A darn good search filter function in JavaScript

12 September 2018   4 comments   Web development, Javascript

https://codesandbox.io/s/62x4mmxr0n

Demo here. The demo uses React and a list of blog post titles that get immediately filtered when you type in a search. I.e. you have the whole list but show less when a search term is entered.

That the demo uses React isn't important. What's important is the search function. It looks like this:

function filterList(q, list) {
  function escapeRegExp(s) {
    return s.replace(/[-/\\^$*+?.()|[\]{}]/g, "\\$&");
  }
  const words = q
    .split(/\s+/g)
    .map(s => s.trim())
    .filter(s => !!s);
  const hasTrailingSpace = q.endsWith(" ");
  const searchRegex = new RegExp(
    words
      .map((word, i) => {
        if (i + 1 === words.length && !hasTrailingSpace) {
          // The last word - ok with the word being "startswith"-like
          return `(?=.*\\b${escapeRegExp(word)})`;
        } else {
          // Not the last word - expect the whole word exactly
          return `(?=.*\\b${escapeRegExp(word)}\\b)`;
        }
      })
      .join("") + ".+",
    "gi"
  );
  return list.filter(item => {
    return searchRegex.test(item.title);
  });
}

In action
I use this in a single-page content management app. There's a list of records and a search input. Every character you put into the search bar updates the list of records shown.

What it does is that it allows you to search texts based on multiple whole words. But the key feature is that the last word doesn't have to be whole. For example, it will positively match "This is a blog post about JavaScript" if the search is "post javascript" or "post javasc". But it won't match on "pos blog".

The idea is that if a user has typed in a full word followed by a space, all previous words needs to be matched fully. For example if the input is "java " it won't match on "This is a blog post about JavaScript" because the word java, alone, isn't in the search text.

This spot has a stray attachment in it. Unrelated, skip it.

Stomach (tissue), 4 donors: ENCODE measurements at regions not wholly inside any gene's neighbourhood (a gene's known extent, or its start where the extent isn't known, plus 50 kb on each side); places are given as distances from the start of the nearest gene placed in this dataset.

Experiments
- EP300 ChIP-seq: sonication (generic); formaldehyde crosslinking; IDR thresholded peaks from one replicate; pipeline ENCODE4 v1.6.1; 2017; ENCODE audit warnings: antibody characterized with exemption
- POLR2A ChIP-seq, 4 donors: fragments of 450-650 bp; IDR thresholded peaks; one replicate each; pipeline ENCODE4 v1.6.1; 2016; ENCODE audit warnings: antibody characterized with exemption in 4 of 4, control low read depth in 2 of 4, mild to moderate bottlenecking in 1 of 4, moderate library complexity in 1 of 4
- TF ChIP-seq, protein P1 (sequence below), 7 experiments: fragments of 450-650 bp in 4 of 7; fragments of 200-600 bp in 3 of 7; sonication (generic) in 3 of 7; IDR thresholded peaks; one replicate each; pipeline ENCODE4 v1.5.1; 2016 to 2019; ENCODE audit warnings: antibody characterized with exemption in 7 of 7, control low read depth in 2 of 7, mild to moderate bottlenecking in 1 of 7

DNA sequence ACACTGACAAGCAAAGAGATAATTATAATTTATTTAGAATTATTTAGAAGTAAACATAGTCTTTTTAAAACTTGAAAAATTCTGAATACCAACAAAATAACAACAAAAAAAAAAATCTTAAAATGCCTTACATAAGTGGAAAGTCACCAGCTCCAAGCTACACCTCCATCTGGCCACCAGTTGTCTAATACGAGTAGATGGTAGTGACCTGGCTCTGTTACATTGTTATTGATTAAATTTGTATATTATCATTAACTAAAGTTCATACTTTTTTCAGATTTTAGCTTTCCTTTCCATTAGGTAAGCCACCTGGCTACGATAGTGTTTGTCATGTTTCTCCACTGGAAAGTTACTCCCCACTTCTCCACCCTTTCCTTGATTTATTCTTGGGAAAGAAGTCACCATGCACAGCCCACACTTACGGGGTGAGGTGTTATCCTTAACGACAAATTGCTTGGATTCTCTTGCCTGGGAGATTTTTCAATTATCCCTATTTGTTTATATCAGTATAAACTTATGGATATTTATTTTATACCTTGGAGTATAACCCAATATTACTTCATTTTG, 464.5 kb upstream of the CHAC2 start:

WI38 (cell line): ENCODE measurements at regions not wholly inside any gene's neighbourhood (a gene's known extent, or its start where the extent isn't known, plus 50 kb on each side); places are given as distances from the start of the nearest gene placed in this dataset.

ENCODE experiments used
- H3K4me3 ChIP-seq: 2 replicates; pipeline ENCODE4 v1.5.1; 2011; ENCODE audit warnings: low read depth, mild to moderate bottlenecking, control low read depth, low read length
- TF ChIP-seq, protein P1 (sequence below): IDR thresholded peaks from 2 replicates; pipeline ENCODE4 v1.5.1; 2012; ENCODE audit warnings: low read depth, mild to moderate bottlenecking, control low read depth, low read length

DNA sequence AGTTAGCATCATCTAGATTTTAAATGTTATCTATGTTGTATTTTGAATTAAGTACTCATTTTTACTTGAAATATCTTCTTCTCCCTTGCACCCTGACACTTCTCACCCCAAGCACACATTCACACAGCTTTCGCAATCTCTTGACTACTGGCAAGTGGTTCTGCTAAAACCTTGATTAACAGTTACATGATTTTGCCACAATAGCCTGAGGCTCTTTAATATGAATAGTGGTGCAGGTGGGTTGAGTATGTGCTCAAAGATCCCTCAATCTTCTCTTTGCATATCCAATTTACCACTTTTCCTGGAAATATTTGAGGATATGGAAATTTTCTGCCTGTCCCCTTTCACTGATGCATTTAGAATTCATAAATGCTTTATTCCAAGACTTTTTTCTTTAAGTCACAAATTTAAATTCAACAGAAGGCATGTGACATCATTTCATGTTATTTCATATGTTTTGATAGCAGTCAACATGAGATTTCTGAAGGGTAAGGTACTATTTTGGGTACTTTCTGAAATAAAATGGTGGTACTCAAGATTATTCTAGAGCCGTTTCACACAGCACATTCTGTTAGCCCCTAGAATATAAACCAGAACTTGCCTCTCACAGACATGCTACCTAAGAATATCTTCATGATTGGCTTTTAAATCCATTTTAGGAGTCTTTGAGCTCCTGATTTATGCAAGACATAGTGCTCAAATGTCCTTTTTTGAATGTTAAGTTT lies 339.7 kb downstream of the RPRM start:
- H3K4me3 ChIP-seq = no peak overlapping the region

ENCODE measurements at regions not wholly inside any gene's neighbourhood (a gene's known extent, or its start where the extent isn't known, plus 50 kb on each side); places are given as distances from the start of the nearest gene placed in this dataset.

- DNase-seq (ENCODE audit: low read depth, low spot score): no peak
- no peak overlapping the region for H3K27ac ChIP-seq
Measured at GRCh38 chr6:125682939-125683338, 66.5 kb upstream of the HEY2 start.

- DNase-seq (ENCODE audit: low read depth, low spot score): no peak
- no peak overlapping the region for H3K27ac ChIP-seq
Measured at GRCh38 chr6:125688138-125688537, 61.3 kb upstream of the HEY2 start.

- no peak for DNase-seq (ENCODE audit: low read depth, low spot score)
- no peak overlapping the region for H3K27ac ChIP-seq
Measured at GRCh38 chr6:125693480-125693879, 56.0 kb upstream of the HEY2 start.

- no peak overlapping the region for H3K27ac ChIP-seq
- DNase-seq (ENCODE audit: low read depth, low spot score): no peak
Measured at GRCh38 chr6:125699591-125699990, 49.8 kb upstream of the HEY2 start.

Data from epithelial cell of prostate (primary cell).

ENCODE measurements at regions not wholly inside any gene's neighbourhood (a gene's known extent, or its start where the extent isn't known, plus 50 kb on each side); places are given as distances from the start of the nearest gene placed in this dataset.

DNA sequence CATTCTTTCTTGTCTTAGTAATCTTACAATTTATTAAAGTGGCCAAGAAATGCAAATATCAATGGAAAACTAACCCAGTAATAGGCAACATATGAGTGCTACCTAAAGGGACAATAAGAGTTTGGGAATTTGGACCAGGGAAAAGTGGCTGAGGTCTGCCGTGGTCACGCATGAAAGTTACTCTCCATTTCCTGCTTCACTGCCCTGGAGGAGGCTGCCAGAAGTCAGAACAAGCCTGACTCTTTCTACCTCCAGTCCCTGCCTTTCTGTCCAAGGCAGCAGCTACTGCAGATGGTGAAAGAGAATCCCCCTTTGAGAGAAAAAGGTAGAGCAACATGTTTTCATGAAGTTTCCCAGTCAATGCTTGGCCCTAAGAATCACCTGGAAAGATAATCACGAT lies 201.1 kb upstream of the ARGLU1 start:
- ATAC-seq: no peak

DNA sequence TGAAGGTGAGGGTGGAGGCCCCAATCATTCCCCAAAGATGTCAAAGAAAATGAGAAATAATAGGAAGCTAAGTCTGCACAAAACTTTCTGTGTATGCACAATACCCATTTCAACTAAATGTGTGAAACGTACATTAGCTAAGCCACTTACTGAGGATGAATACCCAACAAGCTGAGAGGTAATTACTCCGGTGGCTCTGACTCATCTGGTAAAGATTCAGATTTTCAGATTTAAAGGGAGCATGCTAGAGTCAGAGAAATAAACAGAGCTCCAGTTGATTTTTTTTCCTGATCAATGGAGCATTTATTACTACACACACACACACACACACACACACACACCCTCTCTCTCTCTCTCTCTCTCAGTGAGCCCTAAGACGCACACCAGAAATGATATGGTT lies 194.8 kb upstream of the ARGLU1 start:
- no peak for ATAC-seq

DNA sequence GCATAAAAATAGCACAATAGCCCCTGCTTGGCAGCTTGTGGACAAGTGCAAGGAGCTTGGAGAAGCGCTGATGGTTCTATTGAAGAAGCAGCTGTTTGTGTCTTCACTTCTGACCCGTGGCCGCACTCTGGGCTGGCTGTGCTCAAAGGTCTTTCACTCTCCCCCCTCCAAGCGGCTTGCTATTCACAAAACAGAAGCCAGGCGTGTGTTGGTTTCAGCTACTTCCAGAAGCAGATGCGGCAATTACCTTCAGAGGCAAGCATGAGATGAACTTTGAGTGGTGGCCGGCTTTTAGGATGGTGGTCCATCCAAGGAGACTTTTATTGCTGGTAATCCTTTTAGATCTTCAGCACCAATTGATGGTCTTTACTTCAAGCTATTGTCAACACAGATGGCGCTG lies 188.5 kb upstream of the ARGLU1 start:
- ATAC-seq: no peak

Sure, there are different ways to write this but I think this functionality is good for this kind of filtering search. A different implementation would have a function that returns the regex and then it can be used both for filtering and for highlighting.

Hope it helps.

Comments

Chetan Bhatt

Hi, I wanted to implement something like this. Trying to understand your code, will really appreciate if you can explain the steps you chose.

Like using trim() after split(). I am not able to understand why did you add it.
Please specify the reason, thanks!

Ankan Adhikari [firehawk895]

here is a modified version that takes an additional parameter attribute_list which allows for matching deep within the object using dot notation

```
export function filterList(q, list, attribute_list) {
  /*
  q query string to search for
  list is the list of objects to search for
  attribute_list is the list of attributes of the object to match on, can use dot object notation
  */

  function escapeRegExp(s) {
    return s.replace(/[-/\\^$*+?.()|[\]{}]/g, "\\$&";;
  }
  const words = q
    .split(/\s+/g)
    .map(s => s.trim())
    .filter(s => !!s);
  const hasTrailingSpace = q.endsWith(" ");
  const searchRegex = new RegExp(
    words
      .map((word, i) => {
        if (i + 1 === words.length && !hasTrailingSpace) {
          // The last word - ok with the word being "startswith"-like
          return `(?=.*\\b${escapeRegExp(word)})`;
        } else {
          // Not the last word - expect the whole word exactly
          return `(?=.*\\b${escapeRegExp(word)}\\b)`;
        }
      })
      .join("") + ".+",
    "gi"
  );
  return list.filter(item => {
    let result = false;
    attribute_list.forEach(attr => {
      // This beautiful stackoverflow answer converts dot notation into an object reference
      // https://stackoverflow.com/a/6394168/1881812
      // 'a.b.etc'.split('.').reduce((o,i)=>o[i], obj)
      result =
        result ||
        searchRegex.test(attr.split(".").reduce((o, i) => o[i], item));
    });
    return result;
  });
}
```

Neal

Do you have a license on this? Would be great if you could explicitly say if you're ok with this being copied!

Peter Bengtsson

Help yourself! If your code is open source, I think a code comment that is a URL back to this would be fair.

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